Ciraj Rassool (Ph.D) is professor of history and director of the African Programme in Museum and Heritage Studies at the University of the Western Cape. He has served on the boards of the District Six Museum and Iziko Museums of South Africa. Among his co-authored and co-edited books are »Recalling Community in Cape Town: Creating and Curating the District Six Museum« (2001), »Museum Frictions: Public Cultures/Global Transformations« (2006) and »The Politics of Heritage in Africa: Economies, Histories, and Infrastructures« (2015). His research for »Skeletons in the Cupboard: South African museums and the trade in human remains, 1907–1917« (2000) led to the repatriation of the remains of Klaas and Trooi Pienaar from Vienna and their reburial at Kuruman, South Africa in 2012. His collaborative project on the South African empire was published as a special issue of the »Journal of Southern African Studies« in 2015.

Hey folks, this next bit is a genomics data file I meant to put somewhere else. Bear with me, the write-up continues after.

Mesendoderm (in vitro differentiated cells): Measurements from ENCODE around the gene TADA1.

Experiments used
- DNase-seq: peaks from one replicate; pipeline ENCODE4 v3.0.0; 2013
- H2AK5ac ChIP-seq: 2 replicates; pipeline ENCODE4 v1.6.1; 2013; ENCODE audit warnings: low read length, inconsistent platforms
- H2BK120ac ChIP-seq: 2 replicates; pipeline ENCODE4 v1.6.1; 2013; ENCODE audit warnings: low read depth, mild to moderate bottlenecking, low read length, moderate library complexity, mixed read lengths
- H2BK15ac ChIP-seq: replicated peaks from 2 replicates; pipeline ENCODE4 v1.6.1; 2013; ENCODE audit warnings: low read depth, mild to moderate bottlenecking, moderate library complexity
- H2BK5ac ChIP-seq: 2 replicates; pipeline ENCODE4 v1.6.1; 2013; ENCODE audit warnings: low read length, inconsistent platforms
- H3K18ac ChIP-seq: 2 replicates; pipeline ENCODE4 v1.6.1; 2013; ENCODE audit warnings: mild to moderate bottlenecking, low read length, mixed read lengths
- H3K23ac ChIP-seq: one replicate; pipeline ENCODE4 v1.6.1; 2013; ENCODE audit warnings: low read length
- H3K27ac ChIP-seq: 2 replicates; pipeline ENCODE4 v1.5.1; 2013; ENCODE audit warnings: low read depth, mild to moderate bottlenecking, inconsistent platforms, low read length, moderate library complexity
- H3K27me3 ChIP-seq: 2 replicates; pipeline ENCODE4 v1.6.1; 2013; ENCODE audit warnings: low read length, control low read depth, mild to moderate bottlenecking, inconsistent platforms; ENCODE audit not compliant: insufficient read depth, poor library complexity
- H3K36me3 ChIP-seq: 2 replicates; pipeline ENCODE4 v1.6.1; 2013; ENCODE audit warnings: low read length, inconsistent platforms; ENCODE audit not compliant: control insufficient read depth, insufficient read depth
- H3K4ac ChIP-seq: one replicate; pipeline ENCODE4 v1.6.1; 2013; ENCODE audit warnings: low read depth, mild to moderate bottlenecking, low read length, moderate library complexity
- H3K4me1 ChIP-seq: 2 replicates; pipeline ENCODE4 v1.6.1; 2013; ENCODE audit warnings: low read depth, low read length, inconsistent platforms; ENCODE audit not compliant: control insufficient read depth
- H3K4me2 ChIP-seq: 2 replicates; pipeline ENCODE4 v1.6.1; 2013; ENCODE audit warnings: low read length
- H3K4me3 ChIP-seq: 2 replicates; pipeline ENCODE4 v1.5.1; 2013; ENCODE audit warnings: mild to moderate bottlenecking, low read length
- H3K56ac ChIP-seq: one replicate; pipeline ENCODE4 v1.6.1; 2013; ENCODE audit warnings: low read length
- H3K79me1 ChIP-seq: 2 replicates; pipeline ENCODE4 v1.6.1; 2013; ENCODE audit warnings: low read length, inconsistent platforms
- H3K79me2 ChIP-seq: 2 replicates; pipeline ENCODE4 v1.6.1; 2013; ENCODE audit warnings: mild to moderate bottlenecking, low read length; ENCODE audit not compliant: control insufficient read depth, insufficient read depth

Reimagining lives and rethinking biography in South Africa
My study about making and contesting the political biography (of I.B Tabata), premised on concepts of biographical relations and biographical production, will move beyond narrow debates about the individual and social forces and the limited value of methodological individualism. It will also show how nationalism and resistance history can be understood outside masculinist and modernist frames by breaching the boundary between the public and the private, and the personal and the political. This project shows how biography was mobilised to show the expression of individuality and personhood through writing and authorship and through portraiture, even where these had been denied through a commitment to the politics of the collective and underground mobilisation. It also shows it might be possible to represent lives of racialised subjects (such as /Khanako and Klass and Trooi Pienaar) as those of modern persons caught up in colonial processes that may not have been so successful in turning them into generic types. It will consider how repressive biographic representations, such as the portraiture of physical anthropology, may possibly be reclaimed and reordered for biographical purposes. In thinking about the biography of the corpse, I consider the ambiguities of the dead body, as person and thing. These questions form a single project about re-imagining lives and rethinking biography in South Africa.